Sutter Keeley (Miles Teller) doesn't seem to have the problems that usually plague teenage boys in coming-of-age films. He's a charismatic and charming high school senior who has no trouble with the opposite sex, works a job he likes, and doesn't lack for self-confidence. Sure, he's getting over a bad break-up with longtime girlfriend Cassidy (Brie Larson) and he's in danger of failing trigonometry, but soon enough he's getting into the good graces of another classmate, Aimee (Shailene Woodley). He gets her to tutor him and romance blossoms, but Aimee isn't like the girls Sutter usually dates, who just want to have a good time. The possibility of a real commitment forces him to examine his own life and choices, and he doesn't like what he finds.
Shailene Woodley is rightly getting a lot of praise for her performance as Aimee, a sweet girl who lets Sutter coak her out of her shell, and then bravely tries to weather the ups and downs of a tumultuous first relationship. She delivers exactly the right kind of unaffected, genuine performance that the film needs to work as intended. However, it was Miles Teller I came out of this film really impressed with. I'd seen him in a few films before this, but never with the material available to him to really show what he was capable of. Teller looks a little like Shia LaBeouf, but has a far more appealing presence and nuanced delivery. There aren't many young actors in stories like this who can manage to make me forget that I'm watching an actor, and Teller managed that effortlessly within a few minutes of screen time.
It helps that this is a very well-written character piece about a teenage boy that probes deeper than you might expect. James Ponsoldt's last film was the underseen "Smashed," about a pair of young alcoholics in crisis. Sutter likewise has a serious drinking problem, the extent of which is slowly revealed as the film progresses. However, the drinking doesn't define the character and the addiction narrative doesn't define the film. There's a whole mess of other issues that are fueling Sutter's troubles, the most fundamental of which is that he's romanticized the idea of living in the now and has rejected any ambitions for a future that's any different. There are also long-simmering issues with his estranged parents (Jennifer Jason-Leigh, Kyle Chandler) and sister (Mary Elizabeth Winstead) in play. On top of that, he hasn't really come to terms with his breakup with Cassidy.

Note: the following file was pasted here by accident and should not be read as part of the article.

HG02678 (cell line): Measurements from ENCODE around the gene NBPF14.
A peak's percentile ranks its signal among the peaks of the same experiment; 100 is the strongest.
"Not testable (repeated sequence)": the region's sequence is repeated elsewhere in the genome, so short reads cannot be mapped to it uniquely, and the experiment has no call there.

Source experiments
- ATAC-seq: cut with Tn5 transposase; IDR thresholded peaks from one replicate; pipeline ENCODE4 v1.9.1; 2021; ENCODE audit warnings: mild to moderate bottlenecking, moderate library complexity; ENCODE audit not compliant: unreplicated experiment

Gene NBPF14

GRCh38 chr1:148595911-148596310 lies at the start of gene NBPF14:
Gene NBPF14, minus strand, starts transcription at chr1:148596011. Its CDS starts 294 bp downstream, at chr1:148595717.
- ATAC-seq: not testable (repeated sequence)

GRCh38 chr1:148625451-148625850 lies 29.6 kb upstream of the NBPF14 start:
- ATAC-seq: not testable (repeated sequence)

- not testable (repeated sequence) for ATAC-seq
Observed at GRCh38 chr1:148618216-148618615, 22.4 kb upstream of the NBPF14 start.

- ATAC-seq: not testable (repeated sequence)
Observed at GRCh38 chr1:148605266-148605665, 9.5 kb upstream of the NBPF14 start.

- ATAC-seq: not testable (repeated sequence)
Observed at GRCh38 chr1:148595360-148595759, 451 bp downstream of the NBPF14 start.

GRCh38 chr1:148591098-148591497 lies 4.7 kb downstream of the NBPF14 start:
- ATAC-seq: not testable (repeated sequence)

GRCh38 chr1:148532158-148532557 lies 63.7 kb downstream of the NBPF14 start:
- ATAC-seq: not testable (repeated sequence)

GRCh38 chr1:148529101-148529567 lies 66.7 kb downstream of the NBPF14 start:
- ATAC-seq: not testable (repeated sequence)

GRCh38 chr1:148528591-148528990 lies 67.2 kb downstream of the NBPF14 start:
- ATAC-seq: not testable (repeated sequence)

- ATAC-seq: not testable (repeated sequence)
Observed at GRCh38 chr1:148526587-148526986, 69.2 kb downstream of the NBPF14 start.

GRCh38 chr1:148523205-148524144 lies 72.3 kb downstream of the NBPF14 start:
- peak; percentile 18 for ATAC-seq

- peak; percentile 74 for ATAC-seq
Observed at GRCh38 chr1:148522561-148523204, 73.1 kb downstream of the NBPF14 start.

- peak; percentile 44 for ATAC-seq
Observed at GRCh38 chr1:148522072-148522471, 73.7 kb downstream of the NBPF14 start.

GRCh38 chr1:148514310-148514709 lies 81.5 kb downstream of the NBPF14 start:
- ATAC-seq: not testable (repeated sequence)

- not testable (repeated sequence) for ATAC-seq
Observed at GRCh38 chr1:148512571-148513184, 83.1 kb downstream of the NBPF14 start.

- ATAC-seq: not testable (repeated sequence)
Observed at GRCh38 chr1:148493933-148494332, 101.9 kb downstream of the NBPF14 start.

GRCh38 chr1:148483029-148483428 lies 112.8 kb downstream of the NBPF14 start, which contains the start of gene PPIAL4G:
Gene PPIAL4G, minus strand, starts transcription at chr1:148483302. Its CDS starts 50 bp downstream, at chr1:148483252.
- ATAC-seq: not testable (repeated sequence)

It's been a pretty good year for movies about teenage boys making the bumpy transition into adulthood, with "The Kings of Summer" and "The Way, Way Back." But despite the familiar trappings of young romance, alcoholism, and dysfunctional families, this one felt the least contrived and the most mature. The scenes of Sutter and Aimee's relationship progressing, from tentative flirtation through the emotional fireworks of arguments and fights, are all fantastic. And I love how the story doesn't get hung up on sexual intimacy or disapproving friends or other typical sources of conflict. Instead the conflict comes straight from Sutter himself, from his flaws and self-delusions. The buildup is so nicely handled too - a seemingly inconsequential beer bottle in the opening shot, Sutter telling a friend that dating Aimee is out of charity - and it really makes the more dramatic developments feel earned.
In addition to Teller and Woodley, there are several other performances that should be singled out for praise here. Brie Larson has only a few scenes as Cassidy, but uses them to convey so much about the relationship her character had with Sutter, refuting the dismissive version of events he presents at the beginning of the film. There's potentially an entire other film about the relationship and breakup from her point of view. And then there's the brief appearance by Kyle Chandler in some of the film's most devastating scenes. He may not be onscreen for very long, but the impact is immense. I also liked Mary Elizabeth Winstead as Sutter's sister Holly, who in her own way is as responsible as her parents for the state of Sutter's home life.
"The Spectacular Now" is one of the year's best, but because of its subject matter and its relatively modest pedigree, it's one of those films that's in the greatest danger of falling through the cracks and being overlooked. It would be far too easy to lump it in with all the other indie dramas about substance addiction or privileged, photogenic male teenagers struggling to overcome personal adversity. This one is different, both for the quality of its storytelling and the strength of its message. It doesn't say anything that we haven't heard before, but says it in terms that are uniquely personal, heartfelt, and affecting.